A Filipino senator probing money laundering there has said there ws a ‘very low’ chance to retrieve the $81 million stolen from the Bangladesh central bank because the money is now likely outside the country.
Senator Sergio Osmeña III said this on Wednesday adding that tracking the money from Bangladesh Bank would depend on the cooperation of casinos, reports Filipino daily Inquirer.
The stolen money found its way into casinos after being withdrawn from a branch of Rizal Commercial Banking Corporation in Makati City.
Senator Teofisto Guingona III, chair of the Senate blue ribbon committee, said it would be very difficult to retrieve the money ‘given that it has entered the blackhole.’
At the resumption of its hearing today, the Senate blue ribbon committee is expected to focus on casinos in finding out what happened to the stolen money.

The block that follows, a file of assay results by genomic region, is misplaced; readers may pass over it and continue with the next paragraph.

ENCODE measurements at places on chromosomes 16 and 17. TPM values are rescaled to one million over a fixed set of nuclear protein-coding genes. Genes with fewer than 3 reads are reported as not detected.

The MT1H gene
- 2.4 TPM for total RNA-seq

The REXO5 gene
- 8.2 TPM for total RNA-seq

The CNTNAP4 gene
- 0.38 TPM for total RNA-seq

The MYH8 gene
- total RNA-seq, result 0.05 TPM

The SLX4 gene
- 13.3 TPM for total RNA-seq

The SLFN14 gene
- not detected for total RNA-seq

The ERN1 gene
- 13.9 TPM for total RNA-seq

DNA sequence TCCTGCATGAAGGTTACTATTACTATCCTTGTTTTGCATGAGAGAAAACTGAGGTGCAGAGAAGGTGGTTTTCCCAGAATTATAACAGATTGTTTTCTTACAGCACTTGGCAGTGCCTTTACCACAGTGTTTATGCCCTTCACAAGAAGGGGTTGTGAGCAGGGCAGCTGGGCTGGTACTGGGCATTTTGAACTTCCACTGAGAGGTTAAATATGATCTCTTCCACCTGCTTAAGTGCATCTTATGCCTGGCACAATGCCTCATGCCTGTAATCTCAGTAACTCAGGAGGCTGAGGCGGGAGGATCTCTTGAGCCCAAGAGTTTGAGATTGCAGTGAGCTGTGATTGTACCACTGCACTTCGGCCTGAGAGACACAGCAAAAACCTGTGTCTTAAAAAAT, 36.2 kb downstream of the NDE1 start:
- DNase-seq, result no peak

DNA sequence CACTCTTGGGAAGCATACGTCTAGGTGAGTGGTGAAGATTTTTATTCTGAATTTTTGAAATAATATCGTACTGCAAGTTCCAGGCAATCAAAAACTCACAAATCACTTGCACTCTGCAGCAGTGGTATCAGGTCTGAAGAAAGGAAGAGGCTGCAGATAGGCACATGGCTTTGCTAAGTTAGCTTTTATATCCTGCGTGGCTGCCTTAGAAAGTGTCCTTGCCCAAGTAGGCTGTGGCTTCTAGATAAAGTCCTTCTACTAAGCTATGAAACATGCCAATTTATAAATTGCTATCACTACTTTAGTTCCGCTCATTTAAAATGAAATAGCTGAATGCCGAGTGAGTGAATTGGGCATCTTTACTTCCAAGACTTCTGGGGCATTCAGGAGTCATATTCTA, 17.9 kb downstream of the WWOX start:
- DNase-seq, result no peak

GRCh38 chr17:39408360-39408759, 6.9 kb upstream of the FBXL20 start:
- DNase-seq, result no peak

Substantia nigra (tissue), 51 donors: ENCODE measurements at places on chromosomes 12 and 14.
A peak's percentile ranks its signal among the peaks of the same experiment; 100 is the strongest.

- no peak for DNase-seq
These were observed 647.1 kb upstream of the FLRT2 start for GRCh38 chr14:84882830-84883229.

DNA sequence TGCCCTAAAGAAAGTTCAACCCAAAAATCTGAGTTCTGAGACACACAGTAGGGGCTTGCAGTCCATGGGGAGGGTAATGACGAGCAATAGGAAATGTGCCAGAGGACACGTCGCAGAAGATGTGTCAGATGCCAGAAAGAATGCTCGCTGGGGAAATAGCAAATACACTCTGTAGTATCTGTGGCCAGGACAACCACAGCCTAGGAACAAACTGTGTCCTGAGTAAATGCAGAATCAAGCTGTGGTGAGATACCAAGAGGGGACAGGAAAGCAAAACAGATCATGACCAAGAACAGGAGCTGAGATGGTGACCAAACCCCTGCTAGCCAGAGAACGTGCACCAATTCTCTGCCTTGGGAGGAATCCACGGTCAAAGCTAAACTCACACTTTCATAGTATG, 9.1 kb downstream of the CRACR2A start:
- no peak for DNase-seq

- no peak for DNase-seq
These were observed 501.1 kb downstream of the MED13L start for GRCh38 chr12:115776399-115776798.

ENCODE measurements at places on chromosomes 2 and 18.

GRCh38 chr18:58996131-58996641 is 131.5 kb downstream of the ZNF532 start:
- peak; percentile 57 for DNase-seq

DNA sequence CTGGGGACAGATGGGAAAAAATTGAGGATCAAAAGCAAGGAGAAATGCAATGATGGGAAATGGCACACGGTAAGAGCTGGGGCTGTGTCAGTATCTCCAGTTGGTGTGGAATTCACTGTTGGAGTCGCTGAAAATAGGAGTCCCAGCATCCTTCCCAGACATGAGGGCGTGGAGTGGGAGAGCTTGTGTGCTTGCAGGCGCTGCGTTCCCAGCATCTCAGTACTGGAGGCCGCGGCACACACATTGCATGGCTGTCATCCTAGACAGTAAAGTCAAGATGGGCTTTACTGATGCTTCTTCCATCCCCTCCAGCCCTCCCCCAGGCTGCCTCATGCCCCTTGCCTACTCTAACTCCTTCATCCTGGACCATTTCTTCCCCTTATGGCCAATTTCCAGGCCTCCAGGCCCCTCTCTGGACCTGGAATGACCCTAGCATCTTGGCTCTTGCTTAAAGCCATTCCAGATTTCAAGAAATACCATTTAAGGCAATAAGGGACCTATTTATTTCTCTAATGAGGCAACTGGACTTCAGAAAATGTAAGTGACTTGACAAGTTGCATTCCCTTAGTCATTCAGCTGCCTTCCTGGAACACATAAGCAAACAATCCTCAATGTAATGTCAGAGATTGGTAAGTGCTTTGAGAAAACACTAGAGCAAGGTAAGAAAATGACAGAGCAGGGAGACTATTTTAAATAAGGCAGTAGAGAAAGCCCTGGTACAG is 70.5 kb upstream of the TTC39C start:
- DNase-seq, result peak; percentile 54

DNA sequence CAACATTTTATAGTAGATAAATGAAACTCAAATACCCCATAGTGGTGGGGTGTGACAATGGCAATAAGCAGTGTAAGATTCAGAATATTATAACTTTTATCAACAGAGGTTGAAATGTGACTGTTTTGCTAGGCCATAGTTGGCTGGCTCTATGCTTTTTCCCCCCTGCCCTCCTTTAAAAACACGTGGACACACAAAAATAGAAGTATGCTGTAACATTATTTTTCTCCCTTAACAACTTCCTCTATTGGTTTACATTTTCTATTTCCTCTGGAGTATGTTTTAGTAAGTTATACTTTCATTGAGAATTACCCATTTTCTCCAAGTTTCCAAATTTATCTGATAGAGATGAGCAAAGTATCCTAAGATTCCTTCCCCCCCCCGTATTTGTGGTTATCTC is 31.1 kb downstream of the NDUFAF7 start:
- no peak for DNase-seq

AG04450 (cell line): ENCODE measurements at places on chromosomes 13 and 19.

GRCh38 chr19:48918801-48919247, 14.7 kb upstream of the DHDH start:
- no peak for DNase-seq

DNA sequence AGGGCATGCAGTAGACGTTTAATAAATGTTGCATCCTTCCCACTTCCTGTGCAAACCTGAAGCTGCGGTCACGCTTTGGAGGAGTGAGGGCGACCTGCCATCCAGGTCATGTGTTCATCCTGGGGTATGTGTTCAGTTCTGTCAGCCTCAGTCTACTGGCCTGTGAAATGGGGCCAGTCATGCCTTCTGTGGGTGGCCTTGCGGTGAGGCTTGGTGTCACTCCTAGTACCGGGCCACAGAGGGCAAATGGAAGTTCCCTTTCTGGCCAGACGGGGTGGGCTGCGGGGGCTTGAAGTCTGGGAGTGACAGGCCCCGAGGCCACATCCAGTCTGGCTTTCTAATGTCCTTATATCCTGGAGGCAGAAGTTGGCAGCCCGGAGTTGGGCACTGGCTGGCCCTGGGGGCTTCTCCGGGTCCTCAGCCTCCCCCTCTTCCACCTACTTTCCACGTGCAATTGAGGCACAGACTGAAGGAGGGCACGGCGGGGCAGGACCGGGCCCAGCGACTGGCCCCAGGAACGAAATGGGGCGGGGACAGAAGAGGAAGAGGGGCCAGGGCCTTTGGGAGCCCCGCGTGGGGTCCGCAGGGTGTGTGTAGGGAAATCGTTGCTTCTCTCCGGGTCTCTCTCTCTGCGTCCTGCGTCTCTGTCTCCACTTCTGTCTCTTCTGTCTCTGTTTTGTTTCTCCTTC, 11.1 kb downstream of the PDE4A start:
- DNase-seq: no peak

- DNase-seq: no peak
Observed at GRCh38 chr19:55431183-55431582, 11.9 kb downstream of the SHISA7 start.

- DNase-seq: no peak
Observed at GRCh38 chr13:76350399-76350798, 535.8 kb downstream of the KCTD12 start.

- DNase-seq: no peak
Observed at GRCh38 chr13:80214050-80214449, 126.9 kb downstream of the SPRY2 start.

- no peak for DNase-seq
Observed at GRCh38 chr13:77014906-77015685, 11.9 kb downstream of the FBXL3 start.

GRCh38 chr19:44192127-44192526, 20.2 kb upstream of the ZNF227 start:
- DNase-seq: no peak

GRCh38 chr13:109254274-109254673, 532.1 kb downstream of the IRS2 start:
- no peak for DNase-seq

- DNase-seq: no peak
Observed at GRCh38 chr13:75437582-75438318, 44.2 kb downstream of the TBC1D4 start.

Osmeña told reporters in his office in Makati City that the chance of retrieving the money was very low.
‘We will try to get more information from the casinos. We have not questioned the president of Solaire because he was out of the country and the corporate counsel he sent does not know the details of the transactions,’ he said.
The senator said he wanted to find out from the casinos ‘where the money went’ and for them to show their records that they ‘received the amounts and to whom these amounts were credited.’
The Senate committee is looking for the ‘electronic trail’ of the money from the casinos, according to Osmeña.
‘I hope (the casinos can provide the electronic trail). We don’t know how they will defend themselves but the law is full of holes. They can get away with it,’ he said.
Asked whether there were laws that the casinos could invoke to allow them not to talk, Osmeña said the country’s laws ‘protect more the criminals than the government,’ citing as example the bank secrecy law that was invoked repeatedly by RCBC officials at the hearing on Tuesday.
source : the new age